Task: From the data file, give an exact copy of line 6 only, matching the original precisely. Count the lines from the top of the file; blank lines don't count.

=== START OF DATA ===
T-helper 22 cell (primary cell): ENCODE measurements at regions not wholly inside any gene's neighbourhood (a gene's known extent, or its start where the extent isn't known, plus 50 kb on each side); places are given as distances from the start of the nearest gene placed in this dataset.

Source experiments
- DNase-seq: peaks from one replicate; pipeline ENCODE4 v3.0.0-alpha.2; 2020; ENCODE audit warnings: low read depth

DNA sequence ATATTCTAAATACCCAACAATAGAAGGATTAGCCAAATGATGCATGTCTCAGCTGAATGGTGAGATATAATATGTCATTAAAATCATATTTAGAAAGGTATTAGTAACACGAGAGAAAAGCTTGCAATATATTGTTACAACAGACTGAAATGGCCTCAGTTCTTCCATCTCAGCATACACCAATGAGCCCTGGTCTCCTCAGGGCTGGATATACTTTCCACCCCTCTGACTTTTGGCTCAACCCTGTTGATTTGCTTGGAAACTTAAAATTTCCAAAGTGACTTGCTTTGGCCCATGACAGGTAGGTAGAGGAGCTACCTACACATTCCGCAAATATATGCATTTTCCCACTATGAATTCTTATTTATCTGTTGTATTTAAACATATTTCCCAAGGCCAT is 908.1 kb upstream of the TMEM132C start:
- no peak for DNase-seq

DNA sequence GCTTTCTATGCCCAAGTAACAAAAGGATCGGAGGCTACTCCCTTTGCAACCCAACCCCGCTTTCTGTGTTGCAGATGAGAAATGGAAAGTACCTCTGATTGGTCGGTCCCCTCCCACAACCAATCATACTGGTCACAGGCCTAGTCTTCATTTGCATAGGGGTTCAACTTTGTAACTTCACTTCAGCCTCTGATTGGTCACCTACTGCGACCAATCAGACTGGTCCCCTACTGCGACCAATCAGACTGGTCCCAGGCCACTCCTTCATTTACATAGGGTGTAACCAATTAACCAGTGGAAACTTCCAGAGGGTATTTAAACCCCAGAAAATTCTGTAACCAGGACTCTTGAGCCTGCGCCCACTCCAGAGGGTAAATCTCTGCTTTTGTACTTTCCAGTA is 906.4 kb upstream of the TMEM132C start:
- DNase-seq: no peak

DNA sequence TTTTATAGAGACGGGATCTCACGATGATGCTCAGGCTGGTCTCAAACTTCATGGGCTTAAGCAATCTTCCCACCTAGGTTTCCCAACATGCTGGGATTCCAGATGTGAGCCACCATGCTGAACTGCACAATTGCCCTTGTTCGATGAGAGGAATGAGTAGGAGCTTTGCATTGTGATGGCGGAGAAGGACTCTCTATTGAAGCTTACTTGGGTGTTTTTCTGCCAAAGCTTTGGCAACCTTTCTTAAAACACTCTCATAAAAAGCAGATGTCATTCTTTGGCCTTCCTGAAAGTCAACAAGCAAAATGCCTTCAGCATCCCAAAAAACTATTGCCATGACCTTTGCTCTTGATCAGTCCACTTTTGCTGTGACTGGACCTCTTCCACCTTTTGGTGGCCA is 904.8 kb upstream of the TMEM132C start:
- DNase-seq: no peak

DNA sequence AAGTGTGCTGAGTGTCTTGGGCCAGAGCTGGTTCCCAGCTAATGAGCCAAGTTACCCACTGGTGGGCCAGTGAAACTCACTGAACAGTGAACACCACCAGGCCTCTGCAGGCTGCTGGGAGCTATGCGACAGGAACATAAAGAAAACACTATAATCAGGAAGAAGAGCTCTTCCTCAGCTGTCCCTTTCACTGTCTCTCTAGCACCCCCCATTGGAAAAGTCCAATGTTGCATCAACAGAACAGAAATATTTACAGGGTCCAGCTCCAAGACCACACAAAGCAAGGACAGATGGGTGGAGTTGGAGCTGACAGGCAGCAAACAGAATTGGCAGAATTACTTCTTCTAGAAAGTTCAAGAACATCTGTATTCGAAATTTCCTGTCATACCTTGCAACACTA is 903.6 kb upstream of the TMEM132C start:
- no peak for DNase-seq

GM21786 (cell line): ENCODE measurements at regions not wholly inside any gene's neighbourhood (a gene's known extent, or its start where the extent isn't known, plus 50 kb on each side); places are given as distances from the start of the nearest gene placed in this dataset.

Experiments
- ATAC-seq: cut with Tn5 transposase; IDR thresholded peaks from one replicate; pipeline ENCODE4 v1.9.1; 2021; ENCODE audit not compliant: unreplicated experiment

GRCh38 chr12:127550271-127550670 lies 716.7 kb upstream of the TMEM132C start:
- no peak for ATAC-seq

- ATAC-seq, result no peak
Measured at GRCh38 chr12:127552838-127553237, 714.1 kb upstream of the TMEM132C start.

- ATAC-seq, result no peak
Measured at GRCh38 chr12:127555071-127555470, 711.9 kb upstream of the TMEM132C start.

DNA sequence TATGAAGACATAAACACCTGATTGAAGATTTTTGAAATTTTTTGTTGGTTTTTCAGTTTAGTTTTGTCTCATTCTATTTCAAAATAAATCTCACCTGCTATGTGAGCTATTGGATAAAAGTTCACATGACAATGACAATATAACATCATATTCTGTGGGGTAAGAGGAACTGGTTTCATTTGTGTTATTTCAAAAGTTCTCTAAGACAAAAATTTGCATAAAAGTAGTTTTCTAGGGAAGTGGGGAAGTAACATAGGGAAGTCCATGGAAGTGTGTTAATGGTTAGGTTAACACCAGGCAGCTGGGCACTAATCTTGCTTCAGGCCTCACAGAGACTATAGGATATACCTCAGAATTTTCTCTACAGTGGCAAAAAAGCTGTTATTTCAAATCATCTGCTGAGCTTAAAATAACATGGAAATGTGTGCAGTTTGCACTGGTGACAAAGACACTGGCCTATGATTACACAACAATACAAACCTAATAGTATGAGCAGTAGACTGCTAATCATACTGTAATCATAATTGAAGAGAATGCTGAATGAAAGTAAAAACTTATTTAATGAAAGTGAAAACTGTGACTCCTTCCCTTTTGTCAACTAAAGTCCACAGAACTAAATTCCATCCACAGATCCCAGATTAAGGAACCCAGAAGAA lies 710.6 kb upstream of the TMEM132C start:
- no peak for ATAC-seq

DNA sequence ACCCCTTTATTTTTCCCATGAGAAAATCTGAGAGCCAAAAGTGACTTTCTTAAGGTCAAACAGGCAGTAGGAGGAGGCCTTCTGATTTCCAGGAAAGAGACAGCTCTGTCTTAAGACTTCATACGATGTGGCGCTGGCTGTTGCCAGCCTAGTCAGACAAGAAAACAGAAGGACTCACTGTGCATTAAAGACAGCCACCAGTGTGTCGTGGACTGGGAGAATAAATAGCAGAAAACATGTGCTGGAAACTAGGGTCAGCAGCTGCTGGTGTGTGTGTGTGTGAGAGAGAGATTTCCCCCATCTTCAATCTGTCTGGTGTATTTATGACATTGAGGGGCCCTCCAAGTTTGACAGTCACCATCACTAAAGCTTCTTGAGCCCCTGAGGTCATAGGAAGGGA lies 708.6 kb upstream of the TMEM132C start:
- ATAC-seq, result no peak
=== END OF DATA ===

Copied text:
DNA sequence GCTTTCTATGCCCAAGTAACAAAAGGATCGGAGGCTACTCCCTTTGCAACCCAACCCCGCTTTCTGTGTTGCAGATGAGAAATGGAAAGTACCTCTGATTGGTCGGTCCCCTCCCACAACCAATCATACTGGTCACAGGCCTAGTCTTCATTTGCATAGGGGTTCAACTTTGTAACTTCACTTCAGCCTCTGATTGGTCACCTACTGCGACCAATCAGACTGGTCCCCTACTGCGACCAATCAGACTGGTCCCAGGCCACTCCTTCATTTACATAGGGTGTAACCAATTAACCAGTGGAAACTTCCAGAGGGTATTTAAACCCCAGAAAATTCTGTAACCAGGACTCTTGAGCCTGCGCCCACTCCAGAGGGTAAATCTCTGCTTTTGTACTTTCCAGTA is 906.4 kb upstream of the TMEM132C start: